I’m a U.S. citizen living overseas who only just learned about the FBAR requirement, and it’s all a bit nerve-wracking.

  34. DK,

    Hope that you had received my mail. Please let me know if you got any information regarding the penalty calculation – will they include 2010 or not.

  35. Thanks Phil and MBK for the advice.

    Sorry the message earlier was unclear – To clarify my case:
    1. For my 5 months of work in the US for 2008 – my first CPA filed a 1040NR. I filed and paid Hong Kong taxes as well. I was on a non-immigrant temporary work visa.
    2. For assessment year 2009 – my second CPA filed a 1040, but never asked about my foreign bank accounts. I filed for my Hong Kong taxes. I received my H1B visa in late 2009.
    3. For assessment year 2010 – the due date to file is APril 18th this year, and I just found out from my 3rd CPA that I should have filed my FBAR for 2009 since I was deemed a resident alien!!!

    So I missed filing FBAR for 2009 returns and I am petrified!

    I will appreciate a referral to a good tax attorney in NYC. Please help… .

  36. Hello, (Obscured by Editor),

    I don’t know whether the name you used in your comment is your real name (or not). Commenter MBK noticed this and suggested that I hide your name, just in case.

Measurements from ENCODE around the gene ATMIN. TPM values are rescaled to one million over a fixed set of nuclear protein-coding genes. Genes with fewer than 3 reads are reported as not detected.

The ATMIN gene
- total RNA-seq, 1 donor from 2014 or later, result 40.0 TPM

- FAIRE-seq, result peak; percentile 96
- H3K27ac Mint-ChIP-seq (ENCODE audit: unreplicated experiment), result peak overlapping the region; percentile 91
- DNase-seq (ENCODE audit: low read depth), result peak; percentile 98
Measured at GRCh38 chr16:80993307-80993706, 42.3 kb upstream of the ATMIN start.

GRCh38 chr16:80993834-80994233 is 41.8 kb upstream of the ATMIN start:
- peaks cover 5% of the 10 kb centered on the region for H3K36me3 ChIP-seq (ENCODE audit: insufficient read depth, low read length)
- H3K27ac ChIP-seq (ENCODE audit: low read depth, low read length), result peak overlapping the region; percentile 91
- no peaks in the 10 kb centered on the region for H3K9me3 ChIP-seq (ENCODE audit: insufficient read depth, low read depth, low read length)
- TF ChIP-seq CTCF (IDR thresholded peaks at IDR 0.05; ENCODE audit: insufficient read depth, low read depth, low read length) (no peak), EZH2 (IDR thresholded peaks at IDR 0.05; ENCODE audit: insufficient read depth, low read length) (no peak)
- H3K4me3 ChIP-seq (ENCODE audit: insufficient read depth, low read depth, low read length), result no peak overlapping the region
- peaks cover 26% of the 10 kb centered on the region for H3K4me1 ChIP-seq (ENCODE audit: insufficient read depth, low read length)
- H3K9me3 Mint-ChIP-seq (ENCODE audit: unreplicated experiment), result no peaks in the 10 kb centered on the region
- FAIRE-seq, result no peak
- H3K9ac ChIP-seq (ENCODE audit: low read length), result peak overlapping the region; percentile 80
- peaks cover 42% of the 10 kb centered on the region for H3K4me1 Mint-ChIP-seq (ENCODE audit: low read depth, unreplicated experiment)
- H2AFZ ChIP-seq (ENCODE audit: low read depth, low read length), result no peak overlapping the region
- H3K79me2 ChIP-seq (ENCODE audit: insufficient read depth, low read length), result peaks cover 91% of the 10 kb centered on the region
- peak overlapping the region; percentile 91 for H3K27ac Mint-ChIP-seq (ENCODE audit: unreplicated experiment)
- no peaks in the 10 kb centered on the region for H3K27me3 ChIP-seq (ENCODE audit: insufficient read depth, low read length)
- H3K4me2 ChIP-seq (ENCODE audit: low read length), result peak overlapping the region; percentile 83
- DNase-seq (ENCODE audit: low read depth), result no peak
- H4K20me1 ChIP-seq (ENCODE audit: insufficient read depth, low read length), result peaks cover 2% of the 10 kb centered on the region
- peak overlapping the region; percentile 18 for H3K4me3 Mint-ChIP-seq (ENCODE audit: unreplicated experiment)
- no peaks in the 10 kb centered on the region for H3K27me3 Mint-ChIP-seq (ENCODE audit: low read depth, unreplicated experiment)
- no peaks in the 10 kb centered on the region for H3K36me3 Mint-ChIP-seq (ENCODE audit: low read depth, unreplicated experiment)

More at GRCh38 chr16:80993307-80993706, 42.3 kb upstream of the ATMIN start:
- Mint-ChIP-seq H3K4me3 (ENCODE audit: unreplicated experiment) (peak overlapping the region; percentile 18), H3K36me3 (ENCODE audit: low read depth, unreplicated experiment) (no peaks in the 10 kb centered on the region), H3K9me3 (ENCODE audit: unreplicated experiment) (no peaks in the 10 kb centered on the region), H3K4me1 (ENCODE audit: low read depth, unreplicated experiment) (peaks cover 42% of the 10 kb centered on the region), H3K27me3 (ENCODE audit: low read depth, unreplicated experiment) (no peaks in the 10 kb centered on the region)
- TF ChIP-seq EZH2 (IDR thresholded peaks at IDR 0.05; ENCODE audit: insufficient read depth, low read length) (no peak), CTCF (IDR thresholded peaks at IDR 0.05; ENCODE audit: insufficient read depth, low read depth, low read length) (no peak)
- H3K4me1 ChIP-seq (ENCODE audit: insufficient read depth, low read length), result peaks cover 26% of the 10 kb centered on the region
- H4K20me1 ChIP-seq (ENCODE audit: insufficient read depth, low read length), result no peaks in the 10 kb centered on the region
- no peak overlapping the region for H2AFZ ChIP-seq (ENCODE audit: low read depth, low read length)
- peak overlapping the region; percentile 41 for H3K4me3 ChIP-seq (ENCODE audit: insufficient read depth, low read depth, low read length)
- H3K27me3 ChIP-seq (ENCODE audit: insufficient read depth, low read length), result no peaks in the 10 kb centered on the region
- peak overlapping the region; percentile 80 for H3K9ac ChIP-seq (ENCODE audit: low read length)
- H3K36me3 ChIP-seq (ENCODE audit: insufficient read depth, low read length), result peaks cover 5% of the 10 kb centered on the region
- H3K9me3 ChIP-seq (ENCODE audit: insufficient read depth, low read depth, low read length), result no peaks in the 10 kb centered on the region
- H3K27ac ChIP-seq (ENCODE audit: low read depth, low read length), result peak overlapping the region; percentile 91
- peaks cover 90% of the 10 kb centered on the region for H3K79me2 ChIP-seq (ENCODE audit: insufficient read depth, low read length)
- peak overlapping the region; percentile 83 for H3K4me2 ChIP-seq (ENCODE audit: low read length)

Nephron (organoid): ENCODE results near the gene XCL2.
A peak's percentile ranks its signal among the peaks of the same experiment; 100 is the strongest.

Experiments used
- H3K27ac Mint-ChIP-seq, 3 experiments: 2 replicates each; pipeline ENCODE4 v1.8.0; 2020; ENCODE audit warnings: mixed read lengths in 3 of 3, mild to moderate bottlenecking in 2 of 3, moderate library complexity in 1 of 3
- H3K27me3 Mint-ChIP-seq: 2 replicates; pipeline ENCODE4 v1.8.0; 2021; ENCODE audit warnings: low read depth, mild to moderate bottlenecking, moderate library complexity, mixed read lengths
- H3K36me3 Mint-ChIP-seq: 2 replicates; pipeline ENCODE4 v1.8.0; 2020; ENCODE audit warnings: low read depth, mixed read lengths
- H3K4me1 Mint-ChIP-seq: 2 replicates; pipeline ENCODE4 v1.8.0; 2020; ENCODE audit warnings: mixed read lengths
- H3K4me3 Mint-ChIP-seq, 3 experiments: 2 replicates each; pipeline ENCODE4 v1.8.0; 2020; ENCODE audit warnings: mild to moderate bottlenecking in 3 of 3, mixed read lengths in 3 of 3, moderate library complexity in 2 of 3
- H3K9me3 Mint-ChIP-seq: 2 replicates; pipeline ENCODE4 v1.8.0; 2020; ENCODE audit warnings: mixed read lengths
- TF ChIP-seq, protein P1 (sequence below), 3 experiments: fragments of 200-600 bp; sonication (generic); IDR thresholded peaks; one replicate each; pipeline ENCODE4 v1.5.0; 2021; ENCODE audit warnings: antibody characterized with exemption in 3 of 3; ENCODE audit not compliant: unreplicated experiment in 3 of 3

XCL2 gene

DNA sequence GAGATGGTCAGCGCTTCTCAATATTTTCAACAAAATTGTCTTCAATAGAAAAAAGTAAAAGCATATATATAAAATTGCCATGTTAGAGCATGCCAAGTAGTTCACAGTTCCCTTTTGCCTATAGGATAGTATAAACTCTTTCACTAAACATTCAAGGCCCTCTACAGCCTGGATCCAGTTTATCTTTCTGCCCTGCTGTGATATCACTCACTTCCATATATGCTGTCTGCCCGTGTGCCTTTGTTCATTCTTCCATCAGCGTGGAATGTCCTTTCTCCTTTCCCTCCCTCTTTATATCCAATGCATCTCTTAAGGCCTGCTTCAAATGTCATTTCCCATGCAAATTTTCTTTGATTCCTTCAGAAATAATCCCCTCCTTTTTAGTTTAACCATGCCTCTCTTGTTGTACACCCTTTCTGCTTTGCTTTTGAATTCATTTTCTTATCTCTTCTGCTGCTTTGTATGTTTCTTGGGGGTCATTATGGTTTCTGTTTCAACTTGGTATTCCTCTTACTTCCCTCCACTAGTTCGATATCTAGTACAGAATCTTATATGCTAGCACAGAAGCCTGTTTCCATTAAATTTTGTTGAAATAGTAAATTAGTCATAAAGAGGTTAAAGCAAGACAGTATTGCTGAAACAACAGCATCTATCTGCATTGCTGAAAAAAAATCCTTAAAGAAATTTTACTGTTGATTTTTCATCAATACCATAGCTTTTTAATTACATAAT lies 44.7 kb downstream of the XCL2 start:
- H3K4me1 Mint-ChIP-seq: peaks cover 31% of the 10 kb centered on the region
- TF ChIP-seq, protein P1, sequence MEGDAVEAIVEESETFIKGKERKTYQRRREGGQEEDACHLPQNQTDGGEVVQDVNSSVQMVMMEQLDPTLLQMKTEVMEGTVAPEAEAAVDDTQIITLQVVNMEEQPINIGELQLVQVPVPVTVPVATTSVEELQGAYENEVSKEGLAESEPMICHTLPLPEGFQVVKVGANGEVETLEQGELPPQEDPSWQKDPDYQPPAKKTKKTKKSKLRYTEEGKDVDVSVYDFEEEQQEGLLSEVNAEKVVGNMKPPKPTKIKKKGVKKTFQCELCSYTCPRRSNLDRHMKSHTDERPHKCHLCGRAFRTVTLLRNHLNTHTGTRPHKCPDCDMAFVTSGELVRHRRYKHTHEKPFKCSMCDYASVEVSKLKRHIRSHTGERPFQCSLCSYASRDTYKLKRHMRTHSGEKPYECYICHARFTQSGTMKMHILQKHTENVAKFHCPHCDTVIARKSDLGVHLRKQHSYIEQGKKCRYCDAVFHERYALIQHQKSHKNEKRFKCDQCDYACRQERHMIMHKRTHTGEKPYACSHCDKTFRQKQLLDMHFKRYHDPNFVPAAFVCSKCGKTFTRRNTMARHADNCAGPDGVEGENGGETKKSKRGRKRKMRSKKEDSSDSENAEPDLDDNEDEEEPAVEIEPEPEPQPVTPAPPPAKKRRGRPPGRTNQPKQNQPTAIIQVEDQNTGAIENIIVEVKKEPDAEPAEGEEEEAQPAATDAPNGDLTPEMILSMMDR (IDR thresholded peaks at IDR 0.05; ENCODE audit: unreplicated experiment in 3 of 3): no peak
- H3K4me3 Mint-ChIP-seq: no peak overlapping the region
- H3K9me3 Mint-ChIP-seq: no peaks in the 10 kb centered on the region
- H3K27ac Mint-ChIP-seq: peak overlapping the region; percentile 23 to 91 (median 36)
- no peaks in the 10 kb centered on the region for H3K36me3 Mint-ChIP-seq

37. On 2nd thought,

    I am not an expert, but if someone filed a 1040NR, then I presume that he/she does not have to file an FBAR for 2009.

    So, you still have time to file a FBAR for 2010.

  38. Phil — I would suggest editing out the last poster’s name, since it seems to be naive on his/her part to post it. She can always add it later if she wants to.

  39. Hi Phil,
    My story is similar to the one posted above. I moved to the United States from Hong Kong in Q3 2008 for a job in Manhattan, and filed the 1040 NR return in 2009. I also filed my taxes in Hong Kong.

    In 2009, I engaged a new CPA (since my last CPA had forgotten to file my state/City taxes) who filed the 1040 but never asked me about foreign bank accounts or even showed by schedule B. He was gruff and did not have time for any questions and did not ask me if I had any foreign bank accounts. Since I was unaware of the FBAR and global income reporting requirement, I again filed for my taxes in Hong Kong for 2009 returns.